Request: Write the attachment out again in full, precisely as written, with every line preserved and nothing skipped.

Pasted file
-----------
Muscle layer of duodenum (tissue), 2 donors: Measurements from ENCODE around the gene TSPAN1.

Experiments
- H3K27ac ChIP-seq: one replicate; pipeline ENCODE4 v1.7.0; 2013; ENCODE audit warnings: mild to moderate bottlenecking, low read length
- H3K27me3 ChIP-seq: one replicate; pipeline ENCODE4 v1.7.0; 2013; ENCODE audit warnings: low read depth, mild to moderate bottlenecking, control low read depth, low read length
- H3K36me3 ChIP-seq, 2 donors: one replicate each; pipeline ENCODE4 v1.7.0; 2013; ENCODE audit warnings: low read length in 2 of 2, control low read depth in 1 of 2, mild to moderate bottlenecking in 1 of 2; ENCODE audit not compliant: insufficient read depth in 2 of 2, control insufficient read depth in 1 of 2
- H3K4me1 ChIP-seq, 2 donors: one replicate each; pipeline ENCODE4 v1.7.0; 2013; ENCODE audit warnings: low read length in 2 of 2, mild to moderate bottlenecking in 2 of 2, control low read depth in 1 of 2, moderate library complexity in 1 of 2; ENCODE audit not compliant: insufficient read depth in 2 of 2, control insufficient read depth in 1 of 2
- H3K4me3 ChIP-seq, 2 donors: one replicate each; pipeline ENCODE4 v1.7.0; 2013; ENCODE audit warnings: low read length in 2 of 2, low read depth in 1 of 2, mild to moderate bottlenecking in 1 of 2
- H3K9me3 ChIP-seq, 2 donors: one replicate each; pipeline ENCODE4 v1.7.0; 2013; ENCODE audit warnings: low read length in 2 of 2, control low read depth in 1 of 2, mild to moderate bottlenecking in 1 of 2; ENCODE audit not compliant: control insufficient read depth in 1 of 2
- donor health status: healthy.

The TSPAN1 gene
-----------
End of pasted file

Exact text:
Muscle layer of duodenum (tissue), 2 donors: Measurements from ENCODE around the gene TSPAN1.

Experiments
- H3K27ac ChIP-seq: one replicate; pipeline ENCODE4 v1.7.0; 2013; ENCODE audit warnings: mild to moderate bottlenecking, low read length
- H3K27me3 ChIP-seq: one replicate; pipeline ENCODE4 v1.7.0; 2013; ENCODE audit warnings: low read depth, mild to moderate bottlenecking, control low read depth, low read length
- H3K36me3 ChIP-seq, 2 donors: one replicate each; pipeline ENCODE4 v1.7.0; 2013; ENCODE audit warnings: low read length in 2 of 2, control low read depth in 1 of 2, mild to moderate bottlenecking in 1 of 2; ENCODE audit not compliant: insufficient read depth in 2 of 2, control insufficient read depth in 1 of 2
- H3K4me1 ChIP-seq, 2 donors: one replicate each; pipeline ENCODE4 v1.7.0; 2013; ENCODE audit warnings: low read length in 2 of 2, mild to moderate bottlenecking in 2 of 2, control low read depth in 1 of 2, moderate library complexity in 1 of 2; ENCODE audit not compliant: insufficient read depth in 2 of 2, control insufficient read depth in 1 of 2
- H3K4me3 ChIP-seq, 2 donors: one replicate each; pipeline ENCODE4 v1.7.0; 2013; ENCODE audit warnings: low read length in 2 of 2, low read depth in 1 of 2, mild to moderate bottlenecking in 1 of 2
- H3K9me3 ChIP-seq, 2 donors: one replicate each; pipeline ENCODE4 v1.7.0; 2013; ENCODE audit warnings: low read length in 2 of 2, control low read depth in 1 of 2, mild to moderate bottlenecking in 1 of 2; ENCODE audit not compliant: control insufficient read depth in 1 of 2
- donor health status: healthy.

The TSPAN1 gene